Apra Reviews: ‘Precision Prospect Development,’ by Nathan Fay

Review by Andrea Heitz, Senior Advancement Research Officer, Texas Christian University

What We’re Reviewing: “Precision Prospect Development: How to Get a Seat at the Table and Be an Influencer. A Practical Guide to Achieving Success,” by Nathan Fay (2019)

How We Learned About It: Nathan was a speaker at aasp Summit last year and his talk was based on Chapter 20 of this book, “Focus on the Bottom Line: Prospect Development as Revenue Generator.” The session focused on prospect development professionals bringing actual, monetary value to the table, and the importance of understanding ourselves as fundraisers and not just as support people.

Where You Can Find It: Amazon and other book retailers

Summary: Written in 66 small chapters, mostly one topic per chapter, this book varies from generalized big ideas for prospect development to specific, detailed steps for decision-making. It leans more toward big ideas, which allows each reader to better use the data in individual situations.

Small, focused chapters make this book an ideal choice for reading a chapter a day to keep new ideas and solutions flowing. The overall theme is that prospect development, in which Fay includes all data management and analysis functions in fundraising, should be a major player in raising money. A second, equally important theme focuses on the value of individual and group integrity, and on the effort to be generally good human beings and not just good employees.

Key Takeaways:

  • Prospect development is a revenue generator, not a back room support unit. Prospect Development builds efficiency in discovery, streamlines and maintains pipeline flow, and allows more revenue to be generated per fundraiser. (Chapters 20-21)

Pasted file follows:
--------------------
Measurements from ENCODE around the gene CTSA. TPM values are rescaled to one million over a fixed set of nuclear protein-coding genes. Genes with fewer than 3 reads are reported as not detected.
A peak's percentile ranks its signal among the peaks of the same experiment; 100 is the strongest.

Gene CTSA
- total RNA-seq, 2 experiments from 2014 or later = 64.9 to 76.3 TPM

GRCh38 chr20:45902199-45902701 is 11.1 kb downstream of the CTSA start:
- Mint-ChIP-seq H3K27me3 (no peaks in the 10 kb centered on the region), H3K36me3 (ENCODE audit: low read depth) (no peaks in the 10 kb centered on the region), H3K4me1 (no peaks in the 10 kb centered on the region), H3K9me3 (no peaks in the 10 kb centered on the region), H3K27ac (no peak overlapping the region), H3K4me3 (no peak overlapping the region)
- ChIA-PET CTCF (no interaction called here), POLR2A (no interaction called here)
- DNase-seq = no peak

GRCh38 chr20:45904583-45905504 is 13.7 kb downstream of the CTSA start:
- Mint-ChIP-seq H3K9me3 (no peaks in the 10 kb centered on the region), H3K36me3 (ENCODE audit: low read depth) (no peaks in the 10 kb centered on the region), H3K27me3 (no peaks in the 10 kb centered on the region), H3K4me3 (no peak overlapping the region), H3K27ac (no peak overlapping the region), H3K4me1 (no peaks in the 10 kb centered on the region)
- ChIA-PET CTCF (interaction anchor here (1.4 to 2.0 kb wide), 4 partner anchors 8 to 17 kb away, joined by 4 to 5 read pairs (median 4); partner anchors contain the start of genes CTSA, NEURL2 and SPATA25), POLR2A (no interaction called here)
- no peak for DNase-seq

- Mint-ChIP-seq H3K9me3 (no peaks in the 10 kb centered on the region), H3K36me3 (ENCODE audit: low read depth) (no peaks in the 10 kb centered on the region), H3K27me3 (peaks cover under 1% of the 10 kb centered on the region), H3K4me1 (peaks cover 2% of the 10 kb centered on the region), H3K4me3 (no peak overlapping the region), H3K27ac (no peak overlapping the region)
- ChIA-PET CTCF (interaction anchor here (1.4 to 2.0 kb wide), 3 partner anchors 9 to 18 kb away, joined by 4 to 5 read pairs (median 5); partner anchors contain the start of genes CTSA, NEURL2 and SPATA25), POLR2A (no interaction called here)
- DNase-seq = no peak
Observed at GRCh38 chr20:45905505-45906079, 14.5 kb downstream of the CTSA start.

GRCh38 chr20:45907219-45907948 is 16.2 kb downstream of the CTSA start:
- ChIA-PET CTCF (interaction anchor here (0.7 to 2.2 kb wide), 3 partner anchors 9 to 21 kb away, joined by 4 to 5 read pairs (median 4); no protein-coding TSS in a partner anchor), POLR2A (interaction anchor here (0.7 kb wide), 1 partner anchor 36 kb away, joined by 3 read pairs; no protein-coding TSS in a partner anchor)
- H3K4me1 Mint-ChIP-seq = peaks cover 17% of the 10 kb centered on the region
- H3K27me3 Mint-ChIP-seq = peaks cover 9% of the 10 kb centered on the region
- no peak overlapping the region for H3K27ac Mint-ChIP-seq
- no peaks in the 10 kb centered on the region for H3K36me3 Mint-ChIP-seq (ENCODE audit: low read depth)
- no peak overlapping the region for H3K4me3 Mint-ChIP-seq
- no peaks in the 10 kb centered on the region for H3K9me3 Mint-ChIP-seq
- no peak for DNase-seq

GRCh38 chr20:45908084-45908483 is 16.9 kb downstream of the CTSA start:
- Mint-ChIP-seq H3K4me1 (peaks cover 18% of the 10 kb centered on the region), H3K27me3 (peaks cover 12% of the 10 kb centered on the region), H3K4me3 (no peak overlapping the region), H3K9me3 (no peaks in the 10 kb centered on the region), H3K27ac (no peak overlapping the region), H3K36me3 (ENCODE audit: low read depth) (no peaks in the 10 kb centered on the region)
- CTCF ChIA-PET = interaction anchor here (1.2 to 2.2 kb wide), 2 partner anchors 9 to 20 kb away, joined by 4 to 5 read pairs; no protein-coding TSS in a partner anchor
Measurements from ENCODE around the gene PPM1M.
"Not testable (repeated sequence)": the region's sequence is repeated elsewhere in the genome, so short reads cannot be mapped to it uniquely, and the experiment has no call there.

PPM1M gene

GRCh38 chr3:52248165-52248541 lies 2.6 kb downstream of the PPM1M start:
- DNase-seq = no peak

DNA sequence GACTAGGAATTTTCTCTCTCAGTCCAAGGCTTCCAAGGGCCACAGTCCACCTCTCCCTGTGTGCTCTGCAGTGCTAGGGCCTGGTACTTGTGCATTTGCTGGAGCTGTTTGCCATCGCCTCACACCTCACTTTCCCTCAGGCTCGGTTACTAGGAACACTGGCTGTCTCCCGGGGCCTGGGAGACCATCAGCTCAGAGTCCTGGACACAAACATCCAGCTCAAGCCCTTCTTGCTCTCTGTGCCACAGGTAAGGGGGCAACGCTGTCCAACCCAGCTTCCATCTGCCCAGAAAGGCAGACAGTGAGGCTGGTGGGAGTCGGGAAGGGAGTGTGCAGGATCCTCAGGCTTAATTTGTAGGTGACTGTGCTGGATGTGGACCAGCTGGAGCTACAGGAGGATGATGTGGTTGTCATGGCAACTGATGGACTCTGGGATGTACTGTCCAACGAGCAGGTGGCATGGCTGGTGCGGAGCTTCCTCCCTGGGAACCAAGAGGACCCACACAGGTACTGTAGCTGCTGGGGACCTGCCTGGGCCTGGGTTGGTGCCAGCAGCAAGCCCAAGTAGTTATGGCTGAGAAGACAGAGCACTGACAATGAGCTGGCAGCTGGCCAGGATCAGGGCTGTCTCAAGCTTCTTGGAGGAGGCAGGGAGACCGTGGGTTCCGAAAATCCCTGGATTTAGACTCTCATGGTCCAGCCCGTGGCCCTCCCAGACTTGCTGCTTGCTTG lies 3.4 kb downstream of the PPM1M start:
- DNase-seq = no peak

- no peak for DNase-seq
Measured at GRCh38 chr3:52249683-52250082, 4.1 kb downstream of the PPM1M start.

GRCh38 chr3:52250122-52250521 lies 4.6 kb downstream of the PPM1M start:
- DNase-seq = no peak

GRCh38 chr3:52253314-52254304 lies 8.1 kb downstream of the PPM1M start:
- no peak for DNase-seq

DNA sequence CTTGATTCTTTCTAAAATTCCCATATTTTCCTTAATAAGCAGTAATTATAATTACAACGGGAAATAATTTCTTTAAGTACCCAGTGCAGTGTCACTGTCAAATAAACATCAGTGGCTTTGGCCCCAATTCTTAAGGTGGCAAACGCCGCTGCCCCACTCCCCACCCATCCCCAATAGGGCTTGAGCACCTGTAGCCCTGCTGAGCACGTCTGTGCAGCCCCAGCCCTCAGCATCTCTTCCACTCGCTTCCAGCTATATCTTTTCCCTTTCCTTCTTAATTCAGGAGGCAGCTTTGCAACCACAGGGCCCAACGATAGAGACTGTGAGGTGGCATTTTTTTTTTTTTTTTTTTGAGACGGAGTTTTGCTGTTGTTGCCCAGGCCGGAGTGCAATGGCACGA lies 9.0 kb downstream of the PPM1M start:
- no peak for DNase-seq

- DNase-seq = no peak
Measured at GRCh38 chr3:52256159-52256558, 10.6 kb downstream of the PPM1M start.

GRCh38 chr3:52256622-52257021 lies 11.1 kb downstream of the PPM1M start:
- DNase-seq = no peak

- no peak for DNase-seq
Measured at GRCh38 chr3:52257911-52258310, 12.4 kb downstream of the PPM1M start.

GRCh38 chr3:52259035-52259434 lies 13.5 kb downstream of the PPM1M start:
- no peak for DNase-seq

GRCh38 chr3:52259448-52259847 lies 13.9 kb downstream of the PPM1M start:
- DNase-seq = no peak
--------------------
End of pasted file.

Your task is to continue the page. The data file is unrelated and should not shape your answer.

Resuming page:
• Data isn’t just in our databases. Our organizations’ “current collective state(s)” can generate some of our most-relevant data points: What matters most to our organization? How do our people understand specific concepts? Generally the “who, what, when, where, why and how” of our specific organizations and teams. (Chapter 5)
  • The six elements of data, “who, what, when, where, why and how,” allow prospect development professionals to make precise choices and actions with both database-housed data and organizational data. (Chapter 28)
  • For me, some of the best takeaways from this book were general life principles: focusing on abundance rather than lack (Chapter 8); measuring the value of all tasks, not just the key ones (Chapter 23); and the relevance and worth of failure (Chapter 63).

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